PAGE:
Coast Guard Statistics Show Curbing Alcohol, Wearing Life Jackets Could Drastically Reduce Boating Fatalities

U.S. Coast Guard
U.S. Coast Guard Photo

With Labor Day coming up, the U.S. Coast Guard has released its annual tally of boating casualty statistics that could help keep you safe if you’re hitting the water for some fun this weekend.

The Coast Guard’s 2018 Recreational Boating Statistics Report shows that the number boating fatalities decreased by 3.8 percent last year to 633 fatalities nationwide. Recreational boating injuries were also down, decreasing 4.5 percent compared to 2017 to 4,145 reported injuries.

While the falling statistics are good news, the Coast Guard says just a few obvious yet all too often ignored safe boating habits could reduce the number of incidents even further.

“While these decreases are encouraging, there are still too many deaths and injuries that could be avoided through the use of life jackets and eliminating alcohol consumption while operating a boat,” said Capt. Scott Johnson, chief of the Office of Auxiliary and Boating Safety at Coast Guard Headquarters.

Alcohol continued to be the leading known contributing factor in fatal boating accidents in 2018, accounting for 100 deaths, or 19 percent of total fatalities, the Coast Guard data showed.

“It is heartbreaking to realize that more than 100 people could still be alive today had alcohol use been curbed,” Johnson said.

In one particular incident, half of a boating party was killed in July 2018 in Alabama when an drunk passenger bumped into the operator, who was also heavily inebriated, which caused the operator to swerve and crash into a bridge piling at about 25 mph. Two people were killed, including one who was struck by the boat’s propeller. An investigation revealed that the operator had a blood alcohol level of 0.15, nearly twice the state’s legal limit of 0.08.

“This was just one tragedy that could have been prevented by removing alcohol from the day’s activities,” Johnson said. “Anyone who’s spent long periods of time out on the water knows that alcohol consumption, when combined with fatigue from sun and wind exposure, will severely hinder a person’s ability to make good decisions and maintain awareness of their surroundings.”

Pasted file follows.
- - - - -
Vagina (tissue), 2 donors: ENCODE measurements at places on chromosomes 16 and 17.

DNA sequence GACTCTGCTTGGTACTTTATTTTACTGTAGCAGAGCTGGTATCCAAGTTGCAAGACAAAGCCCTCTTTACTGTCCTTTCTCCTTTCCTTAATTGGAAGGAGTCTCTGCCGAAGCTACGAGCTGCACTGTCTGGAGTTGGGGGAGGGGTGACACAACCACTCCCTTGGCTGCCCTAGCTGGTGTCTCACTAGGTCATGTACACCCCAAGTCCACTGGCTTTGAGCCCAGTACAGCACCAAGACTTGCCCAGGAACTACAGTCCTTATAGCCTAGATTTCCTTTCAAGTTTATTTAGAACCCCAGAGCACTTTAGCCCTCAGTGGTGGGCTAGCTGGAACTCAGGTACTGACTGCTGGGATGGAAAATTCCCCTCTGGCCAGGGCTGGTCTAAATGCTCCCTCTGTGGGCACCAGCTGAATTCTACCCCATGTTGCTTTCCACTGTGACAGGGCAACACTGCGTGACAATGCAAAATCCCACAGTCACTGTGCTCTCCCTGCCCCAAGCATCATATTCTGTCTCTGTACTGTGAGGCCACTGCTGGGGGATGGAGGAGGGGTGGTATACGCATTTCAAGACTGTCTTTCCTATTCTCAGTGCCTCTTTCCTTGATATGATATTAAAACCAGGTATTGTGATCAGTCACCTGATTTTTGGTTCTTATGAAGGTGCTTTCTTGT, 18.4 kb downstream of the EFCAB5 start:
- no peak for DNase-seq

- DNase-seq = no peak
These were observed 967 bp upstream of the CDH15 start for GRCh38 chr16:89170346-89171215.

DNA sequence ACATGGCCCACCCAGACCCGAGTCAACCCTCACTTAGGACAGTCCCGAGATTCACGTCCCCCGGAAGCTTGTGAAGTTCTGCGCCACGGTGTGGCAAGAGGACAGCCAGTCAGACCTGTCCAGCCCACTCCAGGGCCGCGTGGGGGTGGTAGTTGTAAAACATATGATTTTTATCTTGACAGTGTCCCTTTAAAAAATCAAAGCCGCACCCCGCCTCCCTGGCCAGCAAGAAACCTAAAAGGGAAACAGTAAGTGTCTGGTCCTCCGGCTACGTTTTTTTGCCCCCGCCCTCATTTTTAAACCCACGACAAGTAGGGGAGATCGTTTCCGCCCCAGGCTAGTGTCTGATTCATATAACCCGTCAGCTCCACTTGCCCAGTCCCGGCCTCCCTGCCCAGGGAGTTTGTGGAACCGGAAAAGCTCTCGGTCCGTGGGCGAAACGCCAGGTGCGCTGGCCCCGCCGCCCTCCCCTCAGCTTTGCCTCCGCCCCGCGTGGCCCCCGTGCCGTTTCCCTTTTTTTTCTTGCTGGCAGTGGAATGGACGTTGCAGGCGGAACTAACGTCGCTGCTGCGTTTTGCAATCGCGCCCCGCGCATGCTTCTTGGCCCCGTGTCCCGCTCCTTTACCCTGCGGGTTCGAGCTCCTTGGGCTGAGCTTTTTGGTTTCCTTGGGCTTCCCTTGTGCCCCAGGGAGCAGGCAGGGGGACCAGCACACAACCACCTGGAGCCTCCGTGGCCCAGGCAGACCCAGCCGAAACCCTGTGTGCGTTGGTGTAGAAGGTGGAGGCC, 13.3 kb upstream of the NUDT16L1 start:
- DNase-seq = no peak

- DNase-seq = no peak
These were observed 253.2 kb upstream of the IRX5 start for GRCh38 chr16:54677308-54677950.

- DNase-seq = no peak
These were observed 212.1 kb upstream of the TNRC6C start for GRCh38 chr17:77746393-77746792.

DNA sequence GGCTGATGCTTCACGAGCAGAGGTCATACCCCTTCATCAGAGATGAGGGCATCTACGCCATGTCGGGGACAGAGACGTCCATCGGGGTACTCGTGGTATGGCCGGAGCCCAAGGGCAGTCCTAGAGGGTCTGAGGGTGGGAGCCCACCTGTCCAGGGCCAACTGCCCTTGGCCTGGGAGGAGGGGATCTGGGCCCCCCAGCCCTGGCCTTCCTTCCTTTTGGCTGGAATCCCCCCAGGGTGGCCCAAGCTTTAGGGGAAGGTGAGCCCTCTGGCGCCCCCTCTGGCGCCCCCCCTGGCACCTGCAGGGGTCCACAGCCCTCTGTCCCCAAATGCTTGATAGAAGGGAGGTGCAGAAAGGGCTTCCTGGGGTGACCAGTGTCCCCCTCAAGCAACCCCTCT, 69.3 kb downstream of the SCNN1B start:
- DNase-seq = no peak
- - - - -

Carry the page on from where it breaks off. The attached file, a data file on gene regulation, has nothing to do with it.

Other data highlighted in the report included:

  • The fatality rate was 5.3 deaths per 100,000 registered recreational vessels, which tied as the third lowest rate in the program’s history. This rate represents a 3.6 percent decrease from last year’s fatality rate of 5.5 deaths per 100,000 registered recreational vessels.
  • Property damage totaled about $46 million.
  • Operator inattention, improper lookout, operator inexperience, machinery failure, and excessive speed ranked as the top five primary contributing factors in accidents.
  • Where the cause of death was known, 77 percent of fatal boating accident victims drowned. Of those drowning victims with reported life jacket usage, 84 percent were not wearing a life jacket.

“It’s so important for a boater to always wear a life jacket and to make sure that it is serviceable, properly sized, and correctly worn,” Johnson said.” He noted that a number of deaths involved inflatable life jackets that had expired cartridges or life jackets that were not buckled, thus making them ineffective as lifesaving devices.

Where boating instruction was known, 74 percent of deaths occurred on vessels where the operator had not received boating safety instruction, the Coast Guard said, recommending that all boaters take a boating safety course that meets the National Boating Education Standards prior to getting out on the water.

The most common vessel types involved in reported accidents were open motorboats, personal watercraft, and cabin motorboats, the data showed. Where vessel type was known, the vessel types with the highest percentage of deaths were open motorboats (50 percent), kayaks (13.5 percent), and canoes (7 percent).

The Coast Guard reminds all boaters to boat responsibly on the water: wear a life jacket, take a boating safety course, attach the engine cut-off switch, get a free vessel safety check, and boat sober.

“We thank our boating safety partners for their efforts,” said Johnson. “Together we strive to reduce loss of life, injuries and property damage by improving the knowledge, skill and abilities of recreational boaters.”